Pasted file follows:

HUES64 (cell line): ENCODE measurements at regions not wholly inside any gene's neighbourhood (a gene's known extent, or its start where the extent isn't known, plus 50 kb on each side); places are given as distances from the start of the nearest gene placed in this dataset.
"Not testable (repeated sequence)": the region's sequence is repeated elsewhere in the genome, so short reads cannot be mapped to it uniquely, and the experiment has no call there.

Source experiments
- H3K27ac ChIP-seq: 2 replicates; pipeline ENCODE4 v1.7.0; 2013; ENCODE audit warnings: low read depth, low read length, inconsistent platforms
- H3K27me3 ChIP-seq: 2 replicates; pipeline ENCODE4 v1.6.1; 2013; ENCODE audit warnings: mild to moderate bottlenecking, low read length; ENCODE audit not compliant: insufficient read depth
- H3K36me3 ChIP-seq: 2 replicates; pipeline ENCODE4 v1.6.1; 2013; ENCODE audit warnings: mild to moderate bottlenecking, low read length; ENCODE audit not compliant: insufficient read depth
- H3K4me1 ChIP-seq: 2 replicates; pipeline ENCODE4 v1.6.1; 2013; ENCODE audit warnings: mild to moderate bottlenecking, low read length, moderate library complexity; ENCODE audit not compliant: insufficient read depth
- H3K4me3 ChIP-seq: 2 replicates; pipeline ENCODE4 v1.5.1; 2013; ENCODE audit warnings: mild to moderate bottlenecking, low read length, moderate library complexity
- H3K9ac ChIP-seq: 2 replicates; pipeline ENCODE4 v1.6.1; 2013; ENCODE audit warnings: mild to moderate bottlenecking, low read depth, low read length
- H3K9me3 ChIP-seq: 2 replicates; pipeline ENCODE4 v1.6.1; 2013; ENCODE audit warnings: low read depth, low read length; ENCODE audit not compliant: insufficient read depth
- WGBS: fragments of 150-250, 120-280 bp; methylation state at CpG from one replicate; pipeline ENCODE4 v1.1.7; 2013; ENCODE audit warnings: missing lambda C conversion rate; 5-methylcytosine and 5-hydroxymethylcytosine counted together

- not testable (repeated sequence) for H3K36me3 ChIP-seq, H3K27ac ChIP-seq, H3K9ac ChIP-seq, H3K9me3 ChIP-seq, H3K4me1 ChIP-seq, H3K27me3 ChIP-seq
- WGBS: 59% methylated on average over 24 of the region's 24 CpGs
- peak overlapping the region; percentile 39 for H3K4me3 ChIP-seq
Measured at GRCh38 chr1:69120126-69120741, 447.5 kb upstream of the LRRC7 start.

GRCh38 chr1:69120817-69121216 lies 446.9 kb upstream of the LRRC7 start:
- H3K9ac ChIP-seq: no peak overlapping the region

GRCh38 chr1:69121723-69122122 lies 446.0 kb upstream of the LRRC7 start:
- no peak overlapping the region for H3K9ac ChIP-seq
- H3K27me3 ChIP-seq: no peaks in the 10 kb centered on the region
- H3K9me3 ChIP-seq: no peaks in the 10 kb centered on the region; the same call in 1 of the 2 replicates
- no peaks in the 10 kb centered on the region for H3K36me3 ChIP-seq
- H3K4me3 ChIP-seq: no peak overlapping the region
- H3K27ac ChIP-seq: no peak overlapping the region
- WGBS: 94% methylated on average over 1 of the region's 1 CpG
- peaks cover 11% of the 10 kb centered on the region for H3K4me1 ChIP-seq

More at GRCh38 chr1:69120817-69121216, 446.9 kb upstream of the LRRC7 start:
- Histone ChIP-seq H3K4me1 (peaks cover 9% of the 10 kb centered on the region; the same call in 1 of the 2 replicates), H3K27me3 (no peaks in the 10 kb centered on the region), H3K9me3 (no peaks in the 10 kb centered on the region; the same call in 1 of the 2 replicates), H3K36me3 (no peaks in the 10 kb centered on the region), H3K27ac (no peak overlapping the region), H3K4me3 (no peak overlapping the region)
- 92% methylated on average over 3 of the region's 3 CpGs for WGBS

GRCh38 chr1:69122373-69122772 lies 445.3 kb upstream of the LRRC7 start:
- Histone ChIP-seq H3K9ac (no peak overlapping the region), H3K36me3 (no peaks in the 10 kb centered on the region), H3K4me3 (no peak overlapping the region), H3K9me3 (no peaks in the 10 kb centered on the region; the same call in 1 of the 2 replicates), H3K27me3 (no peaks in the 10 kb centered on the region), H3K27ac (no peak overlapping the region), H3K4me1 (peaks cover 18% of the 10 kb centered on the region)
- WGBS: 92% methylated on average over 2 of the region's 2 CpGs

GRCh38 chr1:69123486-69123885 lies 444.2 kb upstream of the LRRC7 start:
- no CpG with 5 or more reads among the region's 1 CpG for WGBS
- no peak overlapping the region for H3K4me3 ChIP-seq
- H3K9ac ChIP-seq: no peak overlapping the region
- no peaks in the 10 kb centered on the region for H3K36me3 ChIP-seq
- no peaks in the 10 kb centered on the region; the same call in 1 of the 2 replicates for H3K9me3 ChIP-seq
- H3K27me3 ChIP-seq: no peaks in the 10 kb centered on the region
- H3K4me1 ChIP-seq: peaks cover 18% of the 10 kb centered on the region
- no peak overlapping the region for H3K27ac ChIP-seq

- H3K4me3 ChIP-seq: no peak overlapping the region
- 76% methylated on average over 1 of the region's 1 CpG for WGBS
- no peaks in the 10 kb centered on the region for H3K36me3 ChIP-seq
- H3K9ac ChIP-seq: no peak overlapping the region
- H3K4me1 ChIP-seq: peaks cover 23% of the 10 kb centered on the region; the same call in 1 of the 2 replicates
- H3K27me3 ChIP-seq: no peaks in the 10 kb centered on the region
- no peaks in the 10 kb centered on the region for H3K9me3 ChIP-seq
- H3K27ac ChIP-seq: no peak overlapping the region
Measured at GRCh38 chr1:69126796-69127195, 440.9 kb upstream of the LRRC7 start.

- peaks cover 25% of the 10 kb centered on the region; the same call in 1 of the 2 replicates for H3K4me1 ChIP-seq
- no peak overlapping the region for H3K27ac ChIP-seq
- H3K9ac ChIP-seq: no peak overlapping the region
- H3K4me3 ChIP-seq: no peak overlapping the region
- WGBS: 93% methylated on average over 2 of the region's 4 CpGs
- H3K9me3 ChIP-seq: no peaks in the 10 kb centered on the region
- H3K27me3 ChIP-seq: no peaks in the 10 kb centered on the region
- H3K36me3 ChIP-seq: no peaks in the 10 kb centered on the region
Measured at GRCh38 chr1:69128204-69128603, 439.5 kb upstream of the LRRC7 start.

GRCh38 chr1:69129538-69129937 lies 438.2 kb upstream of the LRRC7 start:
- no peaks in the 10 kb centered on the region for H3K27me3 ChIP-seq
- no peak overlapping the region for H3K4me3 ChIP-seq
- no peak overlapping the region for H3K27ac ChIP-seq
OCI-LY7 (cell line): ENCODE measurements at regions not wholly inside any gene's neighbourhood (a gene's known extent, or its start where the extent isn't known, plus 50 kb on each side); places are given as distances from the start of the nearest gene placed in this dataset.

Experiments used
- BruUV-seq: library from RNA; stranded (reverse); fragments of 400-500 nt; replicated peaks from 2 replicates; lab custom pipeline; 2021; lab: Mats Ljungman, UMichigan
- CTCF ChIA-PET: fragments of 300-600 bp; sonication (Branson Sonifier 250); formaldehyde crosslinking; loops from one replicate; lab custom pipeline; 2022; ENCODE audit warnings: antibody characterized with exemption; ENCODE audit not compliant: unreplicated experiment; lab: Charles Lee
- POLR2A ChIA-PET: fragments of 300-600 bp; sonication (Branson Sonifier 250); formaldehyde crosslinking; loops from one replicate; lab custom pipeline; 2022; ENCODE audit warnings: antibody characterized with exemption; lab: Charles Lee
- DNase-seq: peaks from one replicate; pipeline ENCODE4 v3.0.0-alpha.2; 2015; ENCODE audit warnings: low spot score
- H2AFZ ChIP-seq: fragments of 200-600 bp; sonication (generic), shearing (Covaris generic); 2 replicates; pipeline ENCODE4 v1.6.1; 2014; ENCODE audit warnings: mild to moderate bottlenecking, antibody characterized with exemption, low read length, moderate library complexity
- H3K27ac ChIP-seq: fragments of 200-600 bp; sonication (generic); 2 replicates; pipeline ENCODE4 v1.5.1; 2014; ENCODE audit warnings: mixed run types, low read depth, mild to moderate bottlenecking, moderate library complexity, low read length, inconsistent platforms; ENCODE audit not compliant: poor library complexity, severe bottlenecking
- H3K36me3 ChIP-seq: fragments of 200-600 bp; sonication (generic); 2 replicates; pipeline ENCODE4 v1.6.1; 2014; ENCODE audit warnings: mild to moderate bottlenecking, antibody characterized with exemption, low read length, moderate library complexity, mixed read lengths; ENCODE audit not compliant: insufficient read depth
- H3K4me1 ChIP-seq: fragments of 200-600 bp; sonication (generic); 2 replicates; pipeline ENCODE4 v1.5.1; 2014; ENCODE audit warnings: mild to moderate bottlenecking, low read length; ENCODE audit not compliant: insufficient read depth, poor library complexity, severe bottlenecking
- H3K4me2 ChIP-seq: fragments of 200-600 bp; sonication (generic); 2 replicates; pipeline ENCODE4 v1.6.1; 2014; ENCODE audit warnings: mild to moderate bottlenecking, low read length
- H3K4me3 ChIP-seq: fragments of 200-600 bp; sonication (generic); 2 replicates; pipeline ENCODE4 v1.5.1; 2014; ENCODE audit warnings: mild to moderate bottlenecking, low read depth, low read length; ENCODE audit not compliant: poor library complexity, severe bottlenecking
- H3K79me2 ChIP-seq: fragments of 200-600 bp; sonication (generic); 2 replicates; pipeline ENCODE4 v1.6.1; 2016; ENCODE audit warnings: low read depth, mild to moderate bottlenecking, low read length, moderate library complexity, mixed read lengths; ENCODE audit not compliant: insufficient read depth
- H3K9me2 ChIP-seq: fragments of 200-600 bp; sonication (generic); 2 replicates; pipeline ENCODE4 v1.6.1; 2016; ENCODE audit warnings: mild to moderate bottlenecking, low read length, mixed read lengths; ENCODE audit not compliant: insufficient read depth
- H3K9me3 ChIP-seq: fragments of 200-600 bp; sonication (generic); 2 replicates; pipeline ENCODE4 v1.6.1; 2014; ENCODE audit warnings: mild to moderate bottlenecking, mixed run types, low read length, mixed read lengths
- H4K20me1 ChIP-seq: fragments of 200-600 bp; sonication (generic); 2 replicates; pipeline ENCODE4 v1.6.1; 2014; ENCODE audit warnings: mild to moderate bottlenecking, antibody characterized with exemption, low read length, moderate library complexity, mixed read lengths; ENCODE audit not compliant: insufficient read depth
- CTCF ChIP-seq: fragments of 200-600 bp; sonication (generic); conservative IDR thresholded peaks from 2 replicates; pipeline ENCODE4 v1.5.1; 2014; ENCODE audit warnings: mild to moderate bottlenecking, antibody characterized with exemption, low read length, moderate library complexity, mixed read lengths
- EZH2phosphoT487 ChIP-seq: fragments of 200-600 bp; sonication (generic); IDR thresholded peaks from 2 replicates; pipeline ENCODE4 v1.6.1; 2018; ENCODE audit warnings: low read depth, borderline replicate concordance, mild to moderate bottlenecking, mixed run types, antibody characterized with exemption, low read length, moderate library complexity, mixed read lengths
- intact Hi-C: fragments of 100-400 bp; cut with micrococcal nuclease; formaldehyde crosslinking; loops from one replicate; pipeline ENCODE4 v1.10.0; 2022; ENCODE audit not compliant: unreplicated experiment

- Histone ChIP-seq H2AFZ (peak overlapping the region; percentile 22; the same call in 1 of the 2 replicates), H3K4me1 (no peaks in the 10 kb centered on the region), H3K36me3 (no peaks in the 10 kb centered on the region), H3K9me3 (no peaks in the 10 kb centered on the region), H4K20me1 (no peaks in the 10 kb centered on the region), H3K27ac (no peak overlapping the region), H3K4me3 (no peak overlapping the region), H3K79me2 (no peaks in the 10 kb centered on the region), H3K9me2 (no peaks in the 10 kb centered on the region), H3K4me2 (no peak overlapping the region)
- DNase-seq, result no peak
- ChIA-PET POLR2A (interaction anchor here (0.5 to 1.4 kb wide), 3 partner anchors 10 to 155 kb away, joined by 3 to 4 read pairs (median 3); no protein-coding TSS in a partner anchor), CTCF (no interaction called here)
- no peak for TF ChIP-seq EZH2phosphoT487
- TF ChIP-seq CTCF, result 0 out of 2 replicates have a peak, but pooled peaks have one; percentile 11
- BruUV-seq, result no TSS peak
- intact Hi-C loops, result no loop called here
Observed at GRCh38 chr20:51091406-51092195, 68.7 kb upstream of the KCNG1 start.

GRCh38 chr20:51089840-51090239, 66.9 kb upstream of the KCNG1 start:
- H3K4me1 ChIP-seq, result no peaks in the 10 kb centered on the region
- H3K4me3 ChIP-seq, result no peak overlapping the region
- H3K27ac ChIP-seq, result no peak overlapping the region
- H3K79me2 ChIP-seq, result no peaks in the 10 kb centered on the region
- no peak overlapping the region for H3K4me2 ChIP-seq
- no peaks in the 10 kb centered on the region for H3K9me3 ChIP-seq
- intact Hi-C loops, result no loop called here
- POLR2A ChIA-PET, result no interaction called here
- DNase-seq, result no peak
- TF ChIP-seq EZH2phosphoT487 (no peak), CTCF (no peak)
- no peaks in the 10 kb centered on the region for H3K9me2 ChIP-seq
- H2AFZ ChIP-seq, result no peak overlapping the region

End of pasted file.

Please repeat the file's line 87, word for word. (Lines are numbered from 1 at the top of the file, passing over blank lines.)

- TF ChIP-seq CTCF, result 0 out of 2 replicates have a peak, but pooled peaks have one; percentile 11